Franciscan Health sonographers and physicians use carotid Doppler ultrasound to diagnose blockages or other problems that could lead to stroke. This non-invasive procedure is performed on an outpatient basis.
A carotid Doppler ultrasound is a non-invasive diagnostic procedure that is used to provide a picture of the carotid arteries (vessels in the neck) and monitor the speed and amount of blood flow through those arteries to the brain. Images produced by ultrasound (sound waves) can identify blockages or other problems that could lead to stroke.
No special preparation is required for a carotid Doppler ultrasound. Eat or drink as you normally do. If you take medications, you should continue to take them as normal unless your doctor specifies otherwise.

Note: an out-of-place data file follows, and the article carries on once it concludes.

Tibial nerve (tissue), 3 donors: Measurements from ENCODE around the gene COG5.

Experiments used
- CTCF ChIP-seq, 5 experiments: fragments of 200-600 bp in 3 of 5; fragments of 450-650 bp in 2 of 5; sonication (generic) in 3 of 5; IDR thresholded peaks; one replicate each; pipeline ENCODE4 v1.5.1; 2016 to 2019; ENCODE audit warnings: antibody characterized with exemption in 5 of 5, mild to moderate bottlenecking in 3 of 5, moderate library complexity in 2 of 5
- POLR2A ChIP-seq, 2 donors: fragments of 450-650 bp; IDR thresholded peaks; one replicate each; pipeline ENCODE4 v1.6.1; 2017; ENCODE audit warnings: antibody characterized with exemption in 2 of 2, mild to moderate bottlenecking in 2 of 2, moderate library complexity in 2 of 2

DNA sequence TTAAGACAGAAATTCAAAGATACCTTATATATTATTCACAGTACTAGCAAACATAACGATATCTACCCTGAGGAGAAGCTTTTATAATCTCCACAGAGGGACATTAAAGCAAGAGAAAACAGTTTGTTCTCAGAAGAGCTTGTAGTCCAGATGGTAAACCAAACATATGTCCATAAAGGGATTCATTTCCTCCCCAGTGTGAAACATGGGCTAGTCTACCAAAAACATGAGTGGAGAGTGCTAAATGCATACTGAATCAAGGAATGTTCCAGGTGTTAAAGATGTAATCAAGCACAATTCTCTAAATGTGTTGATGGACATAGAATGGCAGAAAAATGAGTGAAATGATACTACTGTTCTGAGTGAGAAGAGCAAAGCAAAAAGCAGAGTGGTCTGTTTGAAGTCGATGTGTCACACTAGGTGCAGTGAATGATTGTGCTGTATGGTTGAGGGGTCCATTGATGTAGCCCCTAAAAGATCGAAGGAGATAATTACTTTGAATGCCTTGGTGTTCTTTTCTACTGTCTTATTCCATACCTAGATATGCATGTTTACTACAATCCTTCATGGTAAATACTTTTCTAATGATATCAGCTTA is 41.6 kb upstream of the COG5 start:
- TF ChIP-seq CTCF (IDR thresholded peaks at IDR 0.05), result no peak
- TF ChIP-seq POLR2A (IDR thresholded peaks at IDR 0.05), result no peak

During the ultrasound, the vascular sonographer will obtain a pertinent medical history and take your blood pressure. You will be asked to lie on your back for the entire procedure. A small amount of ultrasound conductivity gel will be placed on the ultrasound probe, which will be placed gently against the side of your neck. The sonographer will obtain all appropriate images and measurements and then repeat the procedure on the other side of your neck. It will take 35 to 45 minutes to perform the exam. After the test, you will be permitted to leave without any restrictions.
The sonographer will not provide you with any results at the time of the examination. A cardiologist trained in reading echocardiograms will interpret the study and will provide your family physician with a written report. Your primary care physician (or the provider who ordered the study) will typically follow up with you on the results within a week.